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With the public debut of the 2013 SRT at the New York auto show, we’ve scoured the Autoweek archives to bring you some classic Viper stories from our past. For exclusive Viper Week content including the latest news as it happens, check out Autoweek’s Viper Week.

By Kevin A. Wilson, originally published in Autoweek 03/04/1996.

Bang the numbers into a calculator and it would appear that the GTS could top 200 mph if geared to do so. But that wasn’t a priority, Helbig said.

Herb Helbig’s job on the Dodge Viper team is Manager of Vehicle Synthesis. That’s a real title. He makes sure that all the bits and pieces work together to produce a cohesive whole. That someone actually has such a job says volumes about the new GTS coupe; it’s much more than a Viper roadster with a roof on it.

The team’s marching orders were to make the coupe friendlier to use over a broader range of weather conditions than was the roadster. It’s supposed to be both faster and more refined, without subduing the raw, visceral character of the original. Helbig’s task required that he balance these sometimes conflicting goals. His personal perspective is itself a synthesis of diverse approaches to performance, which clarified his mission.

“I’m really more of a drag racing guy than a road racer,” Helbig said from the driver’s seat of a pilot-production model Viper GTS early one January morning at Chrysler’s proving grounds outside of Phoenix. A winter cold front had penetrated Arizona, and there was a crisp, desert coolness in the atmosphere. It was good horsepower-making air.

As Helbig spoke, he was tossing the blue-and-white monster around orange traffic cones that outlined what would be, if you were driving a Neon Sport, a loose, fast slalom course. In the Viper GTS, with its thoroughly revamped 450-hp, 8.0-liter V10, a car that should be capable of more than 180 mph, the course was a tight, confining venue.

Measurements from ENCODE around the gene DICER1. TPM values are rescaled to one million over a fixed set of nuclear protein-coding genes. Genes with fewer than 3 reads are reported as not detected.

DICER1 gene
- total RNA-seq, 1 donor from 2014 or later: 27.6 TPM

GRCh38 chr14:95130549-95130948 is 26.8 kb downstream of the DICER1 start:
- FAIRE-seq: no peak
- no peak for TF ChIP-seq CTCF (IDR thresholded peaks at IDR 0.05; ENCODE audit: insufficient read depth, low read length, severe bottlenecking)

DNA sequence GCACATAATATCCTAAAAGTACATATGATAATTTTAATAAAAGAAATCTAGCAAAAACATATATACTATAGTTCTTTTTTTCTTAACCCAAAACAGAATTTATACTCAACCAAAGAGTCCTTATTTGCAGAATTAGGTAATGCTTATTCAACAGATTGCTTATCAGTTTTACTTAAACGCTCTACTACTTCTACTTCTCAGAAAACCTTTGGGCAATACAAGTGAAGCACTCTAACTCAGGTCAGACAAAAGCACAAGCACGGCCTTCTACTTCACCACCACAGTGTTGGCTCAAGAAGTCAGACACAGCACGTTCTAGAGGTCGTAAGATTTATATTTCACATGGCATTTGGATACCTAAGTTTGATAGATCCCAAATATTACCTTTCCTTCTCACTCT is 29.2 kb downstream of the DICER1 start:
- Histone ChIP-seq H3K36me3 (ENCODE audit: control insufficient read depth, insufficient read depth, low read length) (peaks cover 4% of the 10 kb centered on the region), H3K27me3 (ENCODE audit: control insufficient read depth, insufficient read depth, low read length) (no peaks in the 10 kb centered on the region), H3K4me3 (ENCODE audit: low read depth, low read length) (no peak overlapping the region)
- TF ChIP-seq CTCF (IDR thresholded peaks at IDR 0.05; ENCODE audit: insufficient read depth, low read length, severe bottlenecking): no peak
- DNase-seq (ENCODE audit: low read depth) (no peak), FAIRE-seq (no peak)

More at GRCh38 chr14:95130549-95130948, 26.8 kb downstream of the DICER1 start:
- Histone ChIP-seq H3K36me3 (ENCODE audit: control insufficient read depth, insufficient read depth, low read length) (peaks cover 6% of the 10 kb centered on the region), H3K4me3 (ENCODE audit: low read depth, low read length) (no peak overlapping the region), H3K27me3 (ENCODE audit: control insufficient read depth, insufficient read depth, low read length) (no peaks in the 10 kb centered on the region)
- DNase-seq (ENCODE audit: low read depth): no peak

Helbig had the car sideways virtually the whole way around the course, neatly balancing it with quick flicks at the steering wheel and a gentle toe-touch on the accelerator pedal to modulate the power-induced oversteer. It was an impressive display of car control; he punted only a single cone in a half dozen tire-squealing laps.

Where did a drag racer learn to do that? Helbig, a lean man of average height whose sandy-colored beard and wire-rimmed spectacles give him a professorial look, said he first “started turning left and right” during a stint as an engineer assigned to suspension and handling programs. But, he adds, he didn’t learn “to turn left and right the right way” until he’d served under Neil Hannemann, the Chrysler engineer and road racer.

Helbig the driver has clearly advanced a long way from his Long Island roots as a gas-it and go-straight racer. In its latest incarnation, the Viper is also moving on from rude, bad-boy roots. Our first impression is that the team met its goal: This car is more refined, but retains a clear Viper character.

That said, watching Helbig alternately sliding and catching the GTS with relative ease, those familiar with the roadster might wonder if this coupe were the same car underneath at all. The original Dodge snake, like the Cobra from which it drew inspiration, was known for its quick bite, a snap oversteer that gave little warning. You needed to treat it with a lot of respect near its limits.

So, as we clambered out from the passenger seat, ducking to clear the new roof while stepping over the wide side sill, and prepared to slide in behind the wheel in Helbig’s place, the question at hand was this: Was the demonstration we had just witnessed all about driving skills honed over years of living and breathing Viper, or was this car actually easier to handle at the limits than its predecessors?

A brief, positive experience last year with a ’96 roadster encouraged us. It featured several engineering advances developed for the GTS program and pulled forward into the ’96 drop-top, including a revised suspension with aluminum alloy wishbones, a lower rear roll center, increased caster, stiffer springs, relocated mounts for the shock absorbers, and new Michelin MXX3 tires tuned especially for the car. For the GTS, the shocks have been revalved and the antiroll bar rates changed. The goal was a little more built-in understeer, Helbig said, to balance against the increased power available at the rear wheels.